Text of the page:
Aromatic & nutritious sprouted Pumpkin Seed Butter
Sprouting is something mama have been doing on and off over the years, and I’ve picked up the habit a few years back, mostly sprouting alfalfa. It was only recently that I branched out into sprouting grains and legumes, after having found them being packed with nutrients and easy on digestion.
What is Sprouting?
Seeds sprout after a few days in a warm, moist setting. It’s the same method like sprouting seeds for growing a plant. You have most probably seen bean sprouts or alfalfa sprouts, but many other foods can also be sprouted including:
Grains: wheat, barley, rice, quinoa, buckwheat
Legumes: beans, lentils, peas
Seeds: sunflower, pumpkin, broccoli, millet
Nuts: almond, walnut, cashew, hazelnut, pinenuts, etc (nuts do not grow sprouts)
Nuts, grains, beans and seeds has many nutritional advantages to you, but many of them are covered with enzyme inhibitors that prevent premature germination and store nutrients for plant growth. Once you start the germinating process, the inhibitors are neutralised, that dormant seed is activated to become a live plant. It changes, inside and out, and when you eat that seed, you are no longer eating just a seed, instead you are eating a tiny little plant.
The sprouting process may make it easier for a body to absorb nutrients and vitamins. “The process of germination not only to produce vitamin C, but also changes the composition of grains and seeds in numerous beneficial ways. Sprouting increases vitamin B content, especially B2, B5, and B6. Carotene increases dramatically – sometimes even eightfold.” Sally Fallon – Nourishing Traditions.
Have you ever had problems with legumes causing intestinal gas? Sprouting aids digestibility as it breaks down the legume. This means less work for your digestive system. It’s definitely a big help for people with gastrointestinal issues like me.
Recently, I’ve been mostly soaking and sprouting nuts, seeds and rice. I’m currently in love with sprouted brown rice, it become softer and easier to digest. I think the reason most people don’t sprout is because it sounds so intimidating. Let me tell you, it’s really not hard at all and it takes very little time. I know that we are all busy people. But sprouting will not take much time, and will give you much in return. The method is pretty much the same for most seeds, grains, nuts, and legumes, use the sprouting chart for soaking and sprouting time. Once sprouted, they can be eaten raw or cooked and stored in the fridge for up to 3 days. For longer storage, dry them in dehydrator or oven on the lowest temperature or better yet use natural sunlight if you live in the warm weather.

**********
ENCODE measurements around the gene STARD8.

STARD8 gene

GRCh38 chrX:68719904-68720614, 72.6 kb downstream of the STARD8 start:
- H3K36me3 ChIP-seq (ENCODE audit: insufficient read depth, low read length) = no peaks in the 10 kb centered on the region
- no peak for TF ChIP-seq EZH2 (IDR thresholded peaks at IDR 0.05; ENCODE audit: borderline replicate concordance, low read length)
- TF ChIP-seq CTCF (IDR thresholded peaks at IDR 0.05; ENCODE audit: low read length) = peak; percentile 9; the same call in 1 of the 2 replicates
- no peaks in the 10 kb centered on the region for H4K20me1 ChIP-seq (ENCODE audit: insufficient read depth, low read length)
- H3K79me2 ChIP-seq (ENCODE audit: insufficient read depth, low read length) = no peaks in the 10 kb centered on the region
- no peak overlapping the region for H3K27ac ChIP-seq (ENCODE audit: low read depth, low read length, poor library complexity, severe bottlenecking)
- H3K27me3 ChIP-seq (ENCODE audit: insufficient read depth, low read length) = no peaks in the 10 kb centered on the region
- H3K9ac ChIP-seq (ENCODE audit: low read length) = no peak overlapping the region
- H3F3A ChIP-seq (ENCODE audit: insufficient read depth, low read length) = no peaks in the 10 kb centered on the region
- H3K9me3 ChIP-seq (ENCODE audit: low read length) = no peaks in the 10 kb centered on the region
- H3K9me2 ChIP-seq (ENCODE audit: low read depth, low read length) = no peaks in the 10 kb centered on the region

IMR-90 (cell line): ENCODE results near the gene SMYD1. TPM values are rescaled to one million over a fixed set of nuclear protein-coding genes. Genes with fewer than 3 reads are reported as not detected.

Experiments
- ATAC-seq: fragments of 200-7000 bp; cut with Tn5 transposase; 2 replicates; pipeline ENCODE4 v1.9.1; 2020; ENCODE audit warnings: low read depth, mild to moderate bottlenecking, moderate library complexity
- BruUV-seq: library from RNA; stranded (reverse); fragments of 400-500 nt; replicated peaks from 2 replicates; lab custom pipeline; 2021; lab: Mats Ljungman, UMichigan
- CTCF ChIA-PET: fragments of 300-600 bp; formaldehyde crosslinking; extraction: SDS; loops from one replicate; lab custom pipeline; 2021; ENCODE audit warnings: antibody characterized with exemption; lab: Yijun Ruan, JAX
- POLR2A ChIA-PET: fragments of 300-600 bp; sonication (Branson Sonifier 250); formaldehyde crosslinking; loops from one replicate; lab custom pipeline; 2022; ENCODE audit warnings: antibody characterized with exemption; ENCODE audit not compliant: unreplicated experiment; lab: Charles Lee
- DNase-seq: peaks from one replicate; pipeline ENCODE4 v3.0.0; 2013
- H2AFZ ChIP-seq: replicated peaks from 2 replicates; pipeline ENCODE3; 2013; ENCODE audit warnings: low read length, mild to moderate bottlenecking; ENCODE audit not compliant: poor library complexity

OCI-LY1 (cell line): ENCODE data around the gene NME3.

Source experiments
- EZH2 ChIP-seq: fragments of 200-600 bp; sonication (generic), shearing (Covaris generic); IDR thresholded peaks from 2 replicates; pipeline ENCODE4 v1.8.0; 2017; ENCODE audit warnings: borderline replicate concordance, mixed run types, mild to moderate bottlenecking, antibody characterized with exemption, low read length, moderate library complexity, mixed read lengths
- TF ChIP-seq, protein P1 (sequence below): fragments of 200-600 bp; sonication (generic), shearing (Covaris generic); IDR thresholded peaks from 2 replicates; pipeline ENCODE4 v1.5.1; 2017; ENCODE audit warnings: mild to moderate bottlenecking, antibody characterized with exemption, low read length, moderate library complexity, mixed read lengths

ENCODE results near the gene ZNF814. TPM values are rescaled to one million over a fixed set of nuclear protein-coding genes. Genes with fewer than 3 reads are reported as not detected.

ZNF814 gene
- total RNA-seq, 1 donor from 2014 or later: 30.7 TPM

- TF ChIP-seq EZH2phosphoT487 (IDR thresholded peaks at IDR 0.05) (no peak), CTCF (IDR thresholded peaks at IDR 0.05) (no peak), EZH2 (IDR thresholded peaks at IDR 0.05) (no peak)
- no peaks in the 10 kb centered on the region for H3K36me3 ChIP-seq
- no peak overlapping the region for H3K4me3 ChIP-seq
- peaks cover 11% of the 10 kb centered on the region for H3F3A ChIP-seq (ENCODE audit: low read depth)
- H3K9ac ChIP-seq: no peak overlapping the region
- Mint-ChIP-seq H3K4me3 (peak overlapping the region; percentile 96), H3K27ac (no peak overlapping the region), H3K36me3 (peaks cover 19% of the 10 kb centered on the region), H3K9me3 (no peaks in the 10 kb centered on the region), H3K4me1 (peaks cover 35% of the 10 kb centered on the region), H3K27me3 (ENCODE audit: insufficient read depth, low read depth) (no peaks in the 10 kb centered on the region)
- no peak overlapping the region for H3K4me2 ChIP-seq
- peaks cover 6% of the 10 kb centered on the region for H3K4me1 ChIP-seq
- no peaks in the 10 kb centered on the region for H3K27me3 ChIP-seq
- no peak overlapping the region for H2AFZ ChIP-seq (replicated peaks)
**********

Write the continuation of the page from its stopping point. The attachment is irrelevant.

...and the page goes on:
Having made a varieties of nut butters (Honey Roaster Walnut Butter and Spiced Almond Butter) in the past, it’s time for a nutritious Sprouted Pumpkin Seed Butter. Pumpkin seeds or pepita are nutritional powerhouses wrapped up in a very small package, with a wide variety of nutrients ranging from magnesium and manganese to copper, protein and zinc. Rich in healthy fats, antioxidants and fibers, these seeds may provide benefits for the heart and liver health. Pumpkin seed butter is so aromatic that I just eat it straight out from the jar, by the spoonfuls 😀 Alternatively, use it as spreads, add to morning oats, mix in granola or make pumpkin seed choc truffle.
- 2 cups (190g) raw Pumpkin Seeds
- 1 teaspoon Raw Honey
- ¼ teaspoon Sea Salt
- 2-3 tablespoon Pumpkin Seed Oil (or any mild tasting oil)
- Soak seeds with water in a large bowl and leave them overnight.
- Wash and drain them in the colander for 24 hours. Rinse the seeds twice with water over the 24 hours. The seeds will look the same, as they don’t grow sprouts, just more plump. Soaked seeds can be stored in the fridge for up to 3 days.
- Spread out the seeds on the dehydrator trays, set it on 40C for 6 hours or until the seeds become dry.
- If you are using the oven, set the oven the lowest temperature with the door slightly opened for about 8 hours or overnight.
- Make sure the seeds are completely dry before storage.
- Place the dehydrated seeds in the food processor. Run the processor until they become fine. Scrap the sides if needed to assist the grinding process. Add in oil, honey and salt and continue processing until it start to turn sticky paste-like. Taste the paste to see if you want to add more salt or honey. Place the pumpkin seed butter into a small jar and can last up to 2 weeks.